Migration and Movement Patterns of Adult Chinook (Oncorhynchus tshawytscha) Above Wells Dam
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Migration and Movement Patterns of Adult Chinook (Oncorhynchus tshawytscha) Above Wells Dam

Category: Fishing / Shellfishing - Selective Fishing

Date Published: June 2008

Number of Pages: 81

Publication Number: FPT 06-11

Author(s): Charmane E. Ashbrook, Erik A. Schwartz, Chris M. Waldbillig & Kyong W. Hassel


To evaluate summer/fall Chinook (Oncorhynchus tshawytscha) migration and movement patterns as part of the planning process for the Colville Confederated Tribes’ planned Chief Joseph Hatchery, we radio tagged 291 adult Chinook that migrated above Wells Dam in 2005. The primary objectives of this study were to 1) identify whether the passage time of Chinook through the Wells Dam was related to spawning time and location, 2) if the proposed hatchery ladder was suitably placed to attract returning adults, and 3) identify areas where Chinook may be captured using selective fishing gears.

Both spawning location and spawning ground arrival date are related to passage date at Wells Dam but a relationship between spawning date and passage date at Wells was not observed. Earlier-arriving Chinook were more likely to migrate to the upper Okanogan and Similkameen rivers while later-arriving Chinook were more likely to migrate to the lower Okanogan River or remain in the mainstem Columbia River. Most radio tagged Chinook migrated up the Okanogan River when the temperature dropped below 20 degrees Celsius. However, there were tagged Chinook that migrated into the Okanogan River despite water temperatures of 20-25 degrees Celsius, temperatures typically considered lethal for salmonids. Data were collected so that in the future, genetic analysis can be used to further evaluate potential population differences.

Broodstock collection for the planned hatchery will use selective fishing methods. As a result, radio tag detections from fixed and mobile surveys were used to identify areas where fish aggregate. During 2005, suitable fishing gears were also identified. These gear/location combinations will be tested in the next two years for their ability to capture salmon with little harm and in good condition so that broodstock may be collected and species of concern, such as steelhead trout (O. mykiss) may be released with little harm.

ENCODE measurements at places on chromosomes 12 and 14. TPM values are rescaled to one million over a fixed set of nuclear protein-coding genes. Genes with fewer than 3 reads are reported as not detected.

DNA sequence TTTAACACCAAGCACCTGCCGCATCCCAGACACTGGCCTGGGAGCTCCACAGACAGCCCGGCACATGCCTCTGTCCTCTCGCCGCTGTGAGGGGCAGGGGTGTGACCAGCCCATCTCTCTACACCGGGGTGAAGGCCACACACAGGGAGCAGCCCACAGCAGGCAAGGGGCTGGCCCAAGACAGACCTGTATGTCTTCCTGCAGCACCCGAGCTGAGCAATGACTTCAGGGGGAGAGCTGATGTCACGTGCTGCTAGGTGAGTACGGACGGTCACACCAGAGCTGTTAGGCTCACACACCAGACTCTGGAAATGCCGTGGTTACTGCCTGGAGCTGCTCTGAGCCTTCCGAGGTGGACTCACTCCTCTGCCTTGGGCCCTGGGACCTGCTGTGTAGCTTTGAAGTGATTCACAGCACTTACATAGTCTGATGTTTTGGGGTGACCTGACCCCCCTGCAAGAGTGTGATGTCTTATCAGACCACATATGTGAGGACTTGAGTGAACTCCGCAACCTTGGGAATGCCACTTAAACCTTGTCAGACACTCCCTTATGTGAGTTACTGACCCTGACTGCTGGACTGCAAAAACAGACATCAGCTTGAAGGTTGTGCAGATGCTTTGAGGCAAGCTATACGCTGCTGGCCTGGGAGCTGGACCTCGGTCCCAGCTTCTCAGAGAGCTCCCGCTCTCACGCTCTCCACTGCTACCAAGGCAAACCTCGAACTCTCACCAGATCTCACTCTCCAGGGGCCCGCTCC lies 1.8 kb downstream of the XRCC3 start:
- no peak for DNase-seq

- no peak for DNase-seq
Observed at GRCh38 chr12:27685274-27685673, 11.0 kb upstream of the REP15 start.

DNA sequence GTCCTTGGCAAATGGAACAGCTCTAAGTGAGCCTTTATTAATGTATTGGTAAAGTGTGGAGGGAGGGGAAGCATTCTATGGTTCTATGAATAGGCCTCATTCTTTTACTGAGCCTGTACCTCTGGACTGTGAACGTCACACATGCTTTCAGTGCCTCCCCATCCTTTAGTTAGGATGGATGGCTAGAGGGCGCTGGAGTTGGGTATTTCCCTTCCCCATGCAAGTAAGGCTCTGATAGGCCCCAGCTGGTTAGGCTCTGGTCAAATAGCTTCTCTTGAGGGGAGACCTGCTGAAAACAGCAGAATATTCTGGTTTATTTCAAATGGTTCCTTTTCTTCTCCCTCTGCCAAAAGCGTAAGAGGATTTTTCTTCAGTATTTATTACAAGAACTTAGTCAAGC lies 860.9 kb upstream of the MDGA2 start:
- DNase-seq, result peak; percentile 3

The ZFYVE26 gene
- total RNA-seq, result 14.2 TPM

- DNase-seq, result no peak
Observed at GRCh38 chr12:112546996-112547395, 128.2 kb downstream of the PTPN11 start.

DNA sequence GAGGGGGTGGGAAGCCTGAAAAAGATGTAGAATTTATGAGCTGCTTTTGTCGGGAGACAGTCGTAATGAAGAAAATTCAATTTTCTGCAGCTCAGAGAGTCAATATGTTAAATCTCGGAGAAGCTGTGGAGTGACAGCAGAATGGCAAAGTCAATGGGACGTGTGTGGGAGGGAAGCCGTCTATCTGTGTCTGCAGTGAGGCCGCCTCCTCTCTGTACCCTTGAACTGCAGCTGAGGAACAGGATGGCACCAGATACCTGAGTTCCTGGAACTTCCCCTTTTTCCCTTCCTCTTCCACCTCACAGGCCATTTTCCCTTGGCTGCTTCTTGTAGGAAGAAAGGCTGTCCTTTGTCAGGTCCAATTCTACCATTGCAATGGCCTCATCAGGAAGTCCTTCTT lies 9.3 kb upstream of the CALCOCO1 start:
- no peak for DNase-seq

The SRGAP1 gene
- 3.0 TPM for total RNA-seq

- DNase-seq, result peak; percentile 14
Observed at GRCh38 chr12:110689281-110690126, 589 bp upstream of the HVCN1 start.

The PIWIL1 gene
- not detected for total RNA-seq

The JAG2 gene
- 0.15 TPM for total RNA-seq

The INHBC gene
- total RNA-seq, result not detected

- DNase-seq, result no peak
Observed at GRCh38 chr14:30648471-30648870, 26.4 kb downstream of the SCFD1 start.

Based on the results of this study, the ladder placement for the planned hatchery is suitable. Many Chinook hold at the base of Chief Joseph Dam and move back and forth between this area and the Colville Trout Hatchery, which is near the confluence of the Columbia and Okanogan Rivers. The proposed ladder position on the right side (north shore) of the Columbia River should draw in adults that hold in this area. Although 87.9% of the fish in this area spent time on both sides of the river, most fish (70.1%) were first detected on the right bank, indicating they moved into the area from the right bank (north shore) of the river. Further, although fish were found on both sides of the river throughout the study period, significantly more fish were found on the right bank. Once the hatchery is built and holds juvenile salmon, the ladder should provide additional incentive to adult Chinook as a chemical attractant.

Many radio tagged fish (41.8%) remained in the mainstem Columbia, indicating that deepwater spawning may be presently occurring in the area between Wells and Chief Joseph dams. Historic data describes spawning occurring in this area. As a result of this study, potential spawning areas have been identified for future investigation.